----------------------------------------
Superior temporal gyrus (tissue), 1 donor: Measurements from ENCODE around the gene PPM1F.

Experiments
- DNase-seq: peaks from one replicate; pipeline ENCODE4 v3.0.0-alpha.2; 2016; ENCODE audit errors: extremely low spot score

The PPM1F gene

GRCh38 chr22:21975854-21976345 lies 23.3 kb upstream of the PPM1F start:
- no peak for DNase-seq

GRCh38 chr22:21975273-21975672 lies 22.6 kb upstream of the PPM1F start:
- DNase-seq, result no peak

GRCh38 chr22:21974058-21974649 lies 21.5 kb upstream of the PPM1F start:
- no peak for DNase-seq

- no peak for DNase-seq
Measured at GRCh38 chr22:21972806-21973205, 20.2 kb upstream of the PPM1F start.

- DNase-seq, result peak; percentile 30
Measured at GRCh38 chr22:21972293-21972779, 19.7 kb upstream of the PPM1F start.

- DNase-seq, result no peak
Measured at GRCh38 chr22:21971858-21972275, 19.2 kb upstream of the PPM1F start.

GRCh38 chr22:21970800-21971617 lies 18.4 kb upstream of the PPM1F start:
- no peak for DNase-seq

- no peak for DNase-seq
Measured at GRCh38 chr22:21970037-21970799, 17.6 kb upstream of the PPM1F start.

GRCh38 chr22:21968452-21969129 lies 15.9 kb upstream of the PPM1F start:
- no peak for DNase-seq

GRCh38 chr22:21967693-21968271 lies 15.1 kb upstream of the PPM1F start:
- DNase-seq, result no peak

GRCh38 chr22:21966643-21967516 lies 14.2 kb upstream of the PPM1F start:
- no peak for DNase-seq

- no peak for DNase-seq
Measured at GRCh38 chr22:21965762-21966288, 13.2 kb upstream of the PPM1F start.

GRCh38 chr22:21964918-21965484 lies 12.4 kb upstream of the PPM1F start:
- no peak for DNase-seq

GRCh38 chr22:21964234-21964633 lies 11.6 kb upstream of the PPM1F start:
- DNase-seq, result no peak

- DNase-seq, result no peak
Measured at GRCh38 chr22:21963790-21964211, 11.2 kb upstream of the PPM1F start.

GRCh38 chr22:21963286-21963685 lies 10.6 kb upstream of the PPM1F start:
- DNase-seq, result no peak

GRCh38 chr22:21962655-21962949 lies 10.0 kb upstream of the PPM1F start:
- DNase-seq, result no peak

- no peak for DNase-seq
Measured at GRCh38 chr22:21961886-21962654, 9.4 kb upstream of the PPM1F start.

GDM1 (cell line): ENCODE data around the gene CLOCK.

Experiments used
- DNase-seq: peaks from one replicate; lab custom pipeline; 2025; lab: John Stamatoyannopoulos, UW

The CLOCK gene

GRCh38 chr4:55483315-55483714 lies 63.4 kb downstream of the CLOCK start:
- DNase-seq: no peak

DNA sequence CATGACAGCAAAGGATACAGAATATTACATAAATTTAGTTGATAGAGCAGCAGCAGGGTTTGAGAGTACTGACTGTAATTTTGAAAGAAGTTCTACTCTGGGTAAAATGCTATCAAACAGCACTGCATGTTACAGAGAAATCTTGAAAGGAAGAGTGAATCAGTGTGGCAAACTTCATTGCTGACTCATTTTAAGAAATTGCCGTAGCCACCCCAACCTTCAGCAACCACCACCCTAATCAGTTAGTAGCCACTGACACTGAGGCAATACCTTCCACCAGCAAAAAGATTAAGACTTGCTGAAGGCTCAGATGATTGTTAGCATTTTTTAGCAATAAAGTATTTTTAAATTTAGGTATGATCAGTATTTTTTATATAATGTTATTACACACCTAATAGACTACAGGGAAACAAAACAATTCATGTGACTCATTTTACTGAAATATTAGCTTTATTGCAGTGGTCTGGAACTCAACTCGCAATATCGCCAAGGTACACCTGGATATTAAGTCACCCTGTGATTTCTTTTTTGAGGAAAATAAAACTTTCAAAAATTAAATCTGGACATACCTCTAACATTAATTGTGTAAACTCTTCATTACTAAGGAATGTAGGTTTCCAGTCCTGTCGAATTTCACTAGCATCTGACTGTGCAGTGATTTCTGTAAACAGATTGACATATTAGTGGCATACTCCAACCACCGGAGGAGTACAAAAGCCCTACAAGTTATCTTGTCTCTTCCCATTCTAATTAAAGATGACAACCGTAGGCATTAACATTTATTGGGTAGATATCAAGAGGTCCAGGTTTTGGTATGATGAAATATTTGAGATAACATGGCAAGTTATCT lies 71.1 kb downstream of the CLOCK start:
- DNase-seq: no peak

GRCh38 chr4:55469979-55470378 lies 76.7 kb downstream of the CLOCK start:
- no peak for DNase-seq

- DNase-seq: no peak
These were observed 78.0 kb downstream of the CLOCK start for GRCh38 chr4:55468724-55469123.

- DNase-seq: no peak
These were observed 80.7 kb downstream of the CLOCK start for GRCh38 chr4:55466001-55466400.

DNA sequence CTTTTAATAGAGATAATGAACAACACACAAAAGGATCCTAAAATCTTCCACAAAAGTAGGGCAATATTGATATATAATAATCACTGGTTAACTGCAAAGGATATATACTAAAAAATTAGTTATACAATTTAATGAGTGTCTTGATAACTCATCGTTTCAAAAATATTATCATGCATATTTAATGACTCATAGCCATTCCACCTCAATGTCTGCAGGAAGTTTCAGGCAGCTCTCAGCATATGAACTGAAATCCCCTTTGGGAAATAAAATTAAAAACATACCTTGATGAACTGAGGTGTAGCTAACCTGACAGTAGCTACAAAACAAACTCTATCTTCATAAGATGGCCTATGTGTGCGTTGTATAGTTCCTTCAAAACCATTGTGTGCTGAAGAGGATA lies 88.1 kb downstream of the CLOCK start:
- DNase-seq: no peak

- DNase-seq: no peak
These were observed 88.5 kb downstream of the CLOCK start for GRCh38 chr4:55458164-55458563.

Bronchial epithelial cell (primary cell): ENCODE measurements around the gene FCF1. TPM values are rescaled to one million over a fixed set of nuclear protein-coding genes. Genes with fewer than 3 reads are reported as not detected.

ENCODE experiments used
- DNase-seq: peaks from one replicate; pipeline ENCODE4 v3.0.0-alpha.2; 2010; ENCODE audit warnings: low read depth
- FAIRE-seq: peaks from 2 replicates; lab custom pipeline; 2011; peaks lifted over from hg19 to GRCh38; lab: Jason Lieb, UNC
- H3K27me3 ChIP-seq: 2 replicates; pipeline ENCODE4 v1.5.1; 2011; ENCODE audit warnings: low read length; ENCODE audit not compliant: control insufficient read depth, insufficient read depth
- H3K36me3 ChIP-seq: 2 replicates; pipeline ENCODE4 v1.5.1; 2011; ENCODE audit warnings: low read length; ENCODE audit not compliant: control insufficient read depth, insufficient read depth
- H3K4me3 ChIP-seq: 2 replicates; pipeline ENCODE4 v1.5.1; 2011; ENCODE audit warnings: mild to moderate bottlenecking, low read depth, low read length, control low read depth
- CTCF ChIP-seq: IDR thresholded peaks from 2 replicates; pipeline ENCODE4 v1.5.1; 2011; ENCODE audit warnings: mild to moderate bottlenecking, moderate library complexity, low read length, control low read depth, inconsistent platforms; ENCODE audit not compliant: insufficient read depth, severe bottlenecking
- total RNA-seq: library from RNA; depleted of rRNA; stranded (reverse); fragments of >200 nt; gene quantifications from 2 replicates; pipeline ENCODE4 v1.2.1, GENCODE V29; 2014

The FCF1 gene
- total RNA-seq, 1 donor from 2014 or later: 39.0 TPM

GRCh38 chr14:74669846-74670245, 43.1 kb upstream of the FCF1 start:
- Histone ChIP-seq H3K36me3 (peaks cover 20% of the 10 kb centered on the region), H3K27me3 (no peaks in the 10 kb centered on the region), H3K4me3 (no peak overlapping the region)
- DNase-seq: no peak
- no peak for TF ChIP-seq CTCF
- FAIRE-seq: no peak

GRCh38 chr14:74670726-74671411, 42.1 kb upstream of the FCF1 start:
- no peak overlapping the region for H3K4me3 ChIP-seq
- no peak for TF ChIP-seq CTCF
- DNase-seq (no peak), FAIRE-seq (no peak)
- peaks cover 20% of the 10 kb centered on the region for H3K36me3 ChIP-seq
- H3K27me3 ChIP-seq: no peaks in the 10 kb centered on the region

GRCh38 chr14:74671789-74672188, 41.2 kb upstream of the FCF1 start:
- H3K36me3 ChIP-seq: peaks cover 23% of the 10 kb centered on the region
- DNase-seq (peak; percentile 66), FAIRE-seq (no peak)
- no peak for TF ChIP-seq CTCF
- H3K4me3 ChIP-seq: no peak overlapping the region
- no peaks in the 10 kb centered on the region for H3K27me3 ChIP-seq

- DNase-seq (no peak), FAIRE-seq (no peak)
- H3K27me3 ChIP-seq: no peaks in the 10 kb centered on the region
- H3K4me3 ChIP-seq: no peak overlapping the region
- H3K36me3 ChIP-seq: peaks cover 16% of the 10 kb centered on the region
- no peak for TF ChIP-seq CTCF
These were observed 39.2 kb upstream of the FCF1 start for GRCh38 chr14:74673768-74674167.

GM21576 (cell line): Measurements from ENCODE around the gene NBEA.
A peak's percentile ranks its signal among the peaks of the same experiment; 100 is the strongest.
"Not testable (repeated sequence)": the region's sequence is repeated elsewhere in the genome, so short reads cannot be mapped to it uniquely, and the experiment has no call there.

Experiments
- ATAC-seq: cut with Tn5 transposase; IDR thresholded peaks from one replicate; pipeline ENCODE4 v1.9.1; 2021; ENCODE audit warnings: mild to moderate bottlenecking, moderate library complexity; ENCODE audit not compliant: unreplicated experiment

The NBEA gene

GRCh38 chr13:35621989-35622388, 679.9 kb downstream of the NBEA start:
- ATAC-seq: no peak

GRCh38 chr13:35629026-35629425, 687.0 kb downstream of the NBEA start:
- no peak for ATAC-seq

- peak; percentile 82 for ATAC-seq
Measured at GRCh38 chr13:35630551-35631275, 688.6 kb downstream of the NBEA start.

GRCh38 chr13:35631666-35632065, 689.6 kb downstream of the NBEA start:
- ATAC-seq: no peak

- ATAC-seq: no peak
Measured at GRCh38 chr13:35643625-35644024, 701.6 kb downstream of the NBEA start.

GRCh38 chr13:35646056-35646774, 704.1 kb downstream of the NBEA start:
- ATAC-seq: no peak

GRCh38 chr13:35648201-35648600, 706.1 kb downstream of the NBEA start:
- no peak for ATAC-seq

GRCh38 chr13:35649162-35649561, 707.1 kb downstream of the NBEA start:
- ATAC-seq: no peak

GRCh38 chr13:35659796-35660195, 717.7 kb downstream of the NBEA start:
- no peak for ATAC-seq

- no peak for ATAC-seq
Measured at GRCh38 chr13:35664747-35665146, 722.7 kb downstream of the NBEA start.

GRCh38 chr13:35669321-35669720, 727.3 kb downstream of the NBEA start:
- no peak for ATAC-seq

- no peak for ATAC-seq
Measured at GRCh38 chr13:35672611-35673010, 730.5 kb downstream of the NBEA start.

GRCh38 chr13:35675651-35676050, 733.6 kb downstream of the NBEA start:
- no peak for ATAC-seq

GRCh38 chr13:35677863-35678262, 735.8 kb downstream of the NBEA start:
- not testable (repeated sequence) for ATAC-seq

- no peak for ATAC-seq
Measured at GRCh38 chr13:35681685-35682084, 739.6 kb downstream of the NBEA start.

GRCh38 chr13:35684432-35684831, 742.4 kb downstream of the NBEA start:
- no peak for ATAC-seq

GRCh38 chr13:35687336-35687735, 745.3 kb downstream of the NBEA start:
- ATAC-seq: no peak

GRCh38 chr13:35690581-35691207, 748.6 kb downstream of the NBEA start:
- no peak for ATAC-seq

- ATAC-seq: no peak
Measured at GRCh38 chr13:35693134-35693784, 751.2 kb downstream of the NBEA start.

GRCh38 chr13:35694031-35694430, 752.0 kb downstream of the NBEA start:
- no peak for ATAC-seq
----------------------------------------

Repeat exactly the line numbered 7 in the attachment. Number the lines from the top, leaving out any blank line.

GRCh38 chr22:21975273-21975672 lies 22.6 kb upstream of the PPM1F start: